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BMW 6 Series FAQs
Check out real-world situations relating to the BMW here, particularly what our experts have to say about them.
How much does the Porsche Macan cost to maintain?
You’d think this would be a fairly simple question to answer, but in reality, it’s far from it. It seems neither BMW nor Porsche offer what we know as fixed or capped price servicing, that is; a known price that the service will cost, paid when you need to have it carried out. This is not uncommon with prestige brands and reflects the changing costs of imported service parts as well as different marketing approaches.
BMW, however, comes closest to this concept with what it calls its Service Inclusive Basic Plan which requires the car’s buyer to pay up front, typically for the first five years, of servicing when the car is purchased. That sounds odd, but it makes sense to buyers leasing their cars as the service costs are then paid for as part of the financing package.
In the case of the BMW X4, this package, which covers consumables such as filters, oil, spark plugs and brake fluid (but not clutches, brake pads and windscreen wipers; that’s another step up to the Service Inclusive Plus Plan) lasts for five years or 80,000km (whichever comes first) and works out to an average of $350 per service or a total of $1750 over the plan’s duration. Fundamentally, it’s like other car-makers’ capped-price servicing but you pay up front for it.
Meanwhile, at Porsche, the servicing costs for a Macan over the same 80,000km/five-year period will depend on what state you live in as labour rates vary from state to state. Since you’re from NSW, I’ll use the data from that state. As such, the Macan will need an annual service at one-year/15,000km costing $695. The next service at two years/30,000km is an intermediate service at $995, followed by another annual service at three years/45,000km ($695 again). The four-year/60,000km service is a major one costing $1750, followed by the five- year/75,000km service at $695 to end with. In total, that’s a grand total of $4830, making the Porsche by far the most expensive car to service for those first five years.Show more
Genesis G90 - Any chance for Australia?
Both the existing Genesis G90 (and its closely related Kia K9 sedan) are flagship models not available in Australia due to the tiny pool of buyers that swim in the upper-luxury segment dominated by the Mercedes-Benz S-Class.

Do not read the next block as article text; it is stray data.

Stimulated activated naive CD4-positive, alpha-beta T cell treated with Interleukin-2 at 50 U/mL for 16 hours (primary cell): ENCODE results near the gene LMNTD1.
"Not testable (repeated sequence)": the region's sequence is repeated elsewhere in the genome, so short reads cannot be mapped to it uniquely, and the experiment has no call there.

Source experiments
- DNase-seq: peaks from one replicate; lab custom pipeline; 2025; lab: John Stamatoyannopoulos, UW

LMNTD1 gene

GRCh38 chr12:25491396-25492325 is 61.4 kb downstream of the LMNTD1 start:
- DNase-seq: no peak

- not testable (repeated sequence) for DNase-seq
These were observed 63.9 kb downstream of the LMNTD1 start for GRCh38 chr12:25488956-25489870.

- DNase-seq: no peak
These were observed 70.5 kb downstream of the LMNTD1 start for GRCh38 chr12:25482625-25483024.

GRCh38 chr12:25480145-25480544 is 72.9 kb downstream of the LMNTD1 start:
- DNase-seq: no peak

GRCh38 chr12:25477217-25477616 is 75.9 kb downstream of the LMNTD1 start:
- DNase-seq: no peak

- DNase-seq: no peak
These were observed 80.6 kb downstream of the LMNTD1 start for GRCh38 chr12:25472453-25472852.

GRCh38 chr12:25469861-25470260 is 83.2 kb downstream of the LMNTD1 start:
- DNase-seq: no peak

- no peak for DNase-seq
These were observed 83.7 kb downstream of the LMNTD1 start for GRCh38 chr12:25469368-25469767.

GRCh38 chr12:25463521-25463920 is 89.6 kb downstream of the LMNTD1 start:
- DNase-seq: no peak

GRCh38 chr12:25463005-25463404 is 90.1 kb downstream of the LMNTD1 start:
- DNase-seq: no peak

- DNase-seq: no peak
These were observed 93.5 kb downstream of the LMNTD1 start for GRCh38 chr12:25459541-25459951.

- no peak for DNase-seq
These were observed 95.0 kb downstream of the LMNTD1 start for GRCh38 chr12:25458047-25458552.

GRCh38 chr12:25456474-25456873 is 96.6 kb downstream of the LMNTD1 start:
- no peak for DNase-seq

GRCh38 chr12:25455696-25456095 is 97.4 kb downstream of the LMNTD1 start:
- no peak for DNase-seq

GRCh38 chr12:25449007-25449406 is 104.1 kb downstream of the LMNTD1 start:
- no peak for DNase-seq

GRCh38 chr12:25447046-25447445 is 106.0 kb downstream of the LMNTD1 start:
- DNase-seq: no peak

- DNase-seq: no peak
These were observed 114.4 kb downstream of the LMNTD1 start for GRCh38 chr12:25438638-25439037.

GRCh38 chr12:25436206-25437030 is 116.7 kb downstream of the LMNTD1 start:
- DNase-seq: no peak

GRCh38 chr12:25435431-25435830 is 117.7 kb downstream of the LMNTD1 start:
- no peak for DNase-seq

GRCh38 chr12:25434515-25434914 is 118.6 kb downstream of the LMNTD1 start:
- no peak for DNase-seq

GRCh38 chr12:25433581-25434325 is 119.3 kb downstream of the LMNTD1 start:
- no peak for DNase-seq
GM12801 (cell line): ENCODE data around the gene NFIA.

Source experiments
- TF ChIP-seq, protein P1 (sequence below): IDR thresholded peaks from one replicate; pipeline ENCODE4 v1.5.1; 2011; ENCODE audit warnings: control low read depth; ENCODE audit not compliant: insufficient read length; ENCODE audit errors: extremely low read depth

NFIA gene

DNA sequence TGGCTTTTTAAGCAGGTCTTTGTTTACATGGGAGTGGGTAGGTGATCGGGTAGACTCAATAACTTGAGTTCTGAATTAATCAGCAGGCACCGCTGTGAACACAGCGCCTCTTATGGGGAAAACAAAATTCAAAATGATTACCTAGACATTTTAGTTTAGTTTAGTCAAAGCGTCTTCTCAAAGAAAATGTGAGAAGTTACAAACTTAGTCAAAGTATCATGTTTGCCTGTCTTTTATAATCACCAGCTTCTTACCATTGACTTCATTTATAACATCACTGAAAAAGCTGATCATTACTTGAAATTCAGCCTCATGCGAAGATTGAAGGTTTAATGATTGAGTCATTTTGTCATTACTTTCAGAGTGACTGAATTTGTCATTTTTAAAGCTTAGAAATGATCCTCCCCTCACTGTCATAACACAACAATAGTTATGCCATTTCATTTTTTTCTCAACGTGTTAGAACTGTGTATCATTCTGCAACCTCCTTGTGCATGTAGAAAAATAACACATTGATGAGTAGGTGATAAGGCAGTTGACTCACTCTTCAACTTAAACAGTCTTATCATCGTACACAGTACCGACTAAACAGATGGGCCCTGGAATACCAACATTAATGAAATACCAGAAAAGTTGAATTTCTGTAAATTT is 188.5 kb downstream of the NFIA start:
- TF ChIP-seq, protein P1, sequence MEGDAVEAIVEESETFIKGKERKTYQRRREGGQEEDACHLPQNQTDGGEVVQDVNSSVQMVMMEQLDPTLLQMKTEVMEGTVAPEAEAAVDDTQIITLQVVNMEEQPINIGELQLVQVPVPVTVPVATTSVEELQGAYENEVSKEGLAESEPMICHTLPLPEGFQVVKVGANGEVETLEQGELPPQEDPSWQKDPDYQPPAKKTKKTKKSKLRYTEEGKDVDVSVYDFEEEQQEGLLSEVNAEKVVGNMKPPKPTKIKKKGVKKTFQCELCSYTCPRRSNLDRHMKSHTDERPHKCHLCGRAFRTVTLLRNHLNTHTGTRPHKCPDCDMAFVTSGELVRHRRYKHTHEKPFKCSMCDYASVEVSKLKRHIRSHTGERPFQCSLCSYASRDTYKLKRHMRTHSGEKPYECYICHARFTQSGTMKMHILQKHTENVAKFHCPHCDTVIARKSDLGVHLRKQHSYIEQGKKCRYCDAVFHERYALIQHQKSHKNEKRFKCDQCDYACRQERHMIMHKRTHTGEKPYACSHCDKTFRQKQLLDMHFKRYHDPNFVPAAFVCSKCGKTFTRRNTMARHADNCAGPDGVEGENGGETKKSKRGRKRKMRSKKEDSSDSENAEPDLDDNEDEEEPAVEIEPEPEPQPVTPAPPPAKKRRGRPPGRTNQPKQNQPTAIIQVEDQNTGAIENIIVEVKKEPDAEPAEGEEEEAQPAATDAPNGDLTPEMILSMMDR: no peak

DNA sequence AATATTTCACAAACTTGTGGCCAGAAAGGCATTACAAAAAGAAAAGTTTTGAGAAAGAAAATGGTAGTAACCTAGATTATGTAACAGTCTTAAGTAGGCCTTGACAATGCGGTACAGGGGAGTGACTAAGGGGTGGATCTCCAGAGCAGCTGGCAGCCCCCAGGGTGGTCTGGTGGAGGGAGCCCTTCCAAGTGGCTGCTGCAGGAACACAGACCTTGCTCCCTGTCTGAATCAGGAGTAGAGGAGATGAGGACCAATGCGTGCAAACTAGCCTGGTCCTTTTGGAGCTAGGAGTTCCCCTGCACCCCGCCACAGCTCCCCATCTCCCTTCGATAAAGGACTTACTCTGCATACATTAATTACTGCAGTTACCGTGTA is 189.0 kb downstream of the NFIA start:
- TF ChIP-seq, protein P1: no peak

The main stumbling block is probably the prohibitive cost of engineering these left-hand-drive market models for right-hand-drive. At over 5.2 metres long (and counting if you include the limo version), these are way too large for British roads, and the expected sales volumes from the rest of the right-hand-drive countries combined including Australia just doesn't make a viable business case for them.
Plus, big luxury SUVs are where the customers are heading, so a luxury crossover flagship from fledgling Genesis would make much more sense anyway. Sorry, but please don't hold your breath for a G90 in Australia any time soon.
However, the all-electric G80 – Genesis' big 5 Series-priced rival – is said to be heading Downunder inside the next 12 months. The EV limo is the brand’s first fully electric model and will have “more than 500km range” to take on the coming Mercedes-Benz EQS electric luxury flagship sedan.Show more
BMW X8 - Will BMW build an SUV bigger than the X7?
With the Germans in particular hungry to mine every single niche – fanned by the flames of electrification and a hunger by the ever-growing number of global billionaires for the biggest and best – an 'uber, uber SUV' above the X7 will probably happen.
BMW is saying nothing of course, and we're only speculating here, but if it ever happens, it would almost certainly be electric or electrified, and may spawn a Rolls-Royce offshoot, since BMW owns that English brand.
So, nothing for now, but don't bet against an X8 or even X9. They're likely inevitable given enough time.Show more